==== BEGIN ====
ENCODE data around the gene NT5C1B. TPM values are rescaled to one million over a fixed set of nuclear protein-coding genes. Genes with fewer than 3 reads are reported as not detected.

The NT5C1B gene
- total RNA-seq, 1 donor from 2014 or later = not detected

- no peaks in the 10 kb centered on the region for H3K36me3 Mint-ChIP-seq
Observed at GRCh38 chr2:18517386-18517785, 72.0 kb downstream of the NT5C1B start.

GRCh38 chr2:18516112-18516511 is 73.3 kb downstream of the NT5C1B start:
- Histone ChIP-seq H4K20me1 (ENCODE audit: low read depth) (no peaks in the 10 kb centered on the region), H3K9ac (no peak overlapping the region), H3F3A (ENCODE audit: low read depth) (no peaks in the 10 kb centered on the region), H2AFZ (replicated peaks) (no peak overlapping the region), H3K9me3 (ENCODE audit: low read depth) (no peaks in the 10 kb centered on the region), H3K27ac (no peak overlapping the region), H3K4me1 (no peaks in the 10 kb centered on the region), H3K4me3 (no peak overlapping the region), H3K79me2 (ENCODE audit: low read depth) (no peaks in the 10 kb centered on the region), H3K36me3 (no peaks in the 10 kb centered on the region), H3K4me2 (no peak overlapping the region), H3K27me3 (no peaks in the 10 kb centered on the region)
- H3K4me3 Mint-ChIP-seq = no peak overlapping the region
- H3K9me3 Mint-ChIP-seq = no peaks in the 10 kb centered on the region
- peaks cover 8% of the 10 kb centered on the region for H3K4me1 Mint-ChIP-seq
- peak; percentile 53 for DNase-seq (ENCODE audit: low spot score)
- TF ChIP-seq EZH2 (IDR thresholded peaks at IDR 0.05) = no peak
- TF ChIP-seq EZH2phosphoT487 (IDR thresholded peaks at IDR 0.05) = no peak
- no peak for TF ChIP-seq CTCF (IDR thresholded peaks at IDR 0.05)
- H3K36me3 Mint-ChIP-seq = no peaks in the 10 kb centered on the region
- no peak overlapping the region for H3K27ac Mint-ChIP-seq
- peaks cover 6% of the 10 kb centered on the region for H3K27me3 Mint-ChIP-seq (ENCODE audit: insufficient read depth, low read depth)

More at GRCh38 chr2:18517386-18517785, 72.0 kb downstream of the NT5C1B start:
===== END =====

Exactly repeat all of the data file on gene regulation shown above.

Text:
ENCODE data around the gene NT5C1B. TPM values are rescaled to one million over a fixed set of nuclear protein-coding genes. Genes with fewer than 3 reads are reported as not detected.

The NT5C1B gene
- total RNA-seq, 1 donor from 2014 or later = not detected

- no peaks in the 10 kb centered on the region for H3K36me3 Mint-ChIP-seq
Observed at GRCh38 chr2:18517386-18517785, 72.0 kb downstream of the NT5C1B start.

GRCh38 chr2:18516112-18516511 is 73.3 kb downstream of the NT5C1B start:
- Histone ChIP-seq H4K20me1 (ENCODE audit: low read depth) (no peaks in the 10 kb centered on the region), H3K9ac (no peak overlapping the region), H3F3A (ENCODE audit: low read depth) (no peaks in the 10 kb centered on the region), H2AFZ (replicated peaks) (no peak overlapping the region), H3K9me3 (ENCODE audit: low read depth) (no peaks in the 10 kb centered on the region), H3K27ac (no peak overlapping the region), H3K4me1 (no peaks in the 10 kb centered on the region), H3K4me3 (no peak overlapping the region), H3K79me2 (ENCODE audit: low read depth) (no peaks in the 10 kb centered on the region), H3K36me3 (no peaks in the 10 kb centered on the region), H3K4me2 (no peak overlapping the region), H3K27me3 (no peaks in the 10 kb centered on the region)
- H3K4me3 Mint-ChIP-seq = no peak overlapping the region
- H3K9me3 Mint-ChIP-seq = no peaks in the 10 kb centered on the region
- peaks cover 8% of the 10 kb centered on the region for H3K4me1 Mint-ChIP-seq
- peak; percentile 53 for DNase-seq (ENCODE audit: low spot score)
- TF ChIP-seq EZH2 (IDR thresholded peaks at IDR 0.05) = no peak
- TF ChIP-seq EZH2phosphoT487 (IDR thresholded peaks at IDR 0.05) = no peak
- no peak for TF ChIP-seq CTCF (IDR thresholded peaks at IDR 0.05)
- H3K36me3 Mint-ChIP-seq = no peaks in the 10 kb centered on the region
- no peak overlapping the region for H3K27ac Mint-ChIP-seq
- peaks cover 6% of the 10 kb centered on the region for H3K27me3 Mint-ChIP-seq (ENCODE audit: insufficient read depth, low read depth)

More at GRCh38 chr2:18517386-18517785, 72.0 kb downstream of the NT5C1B start: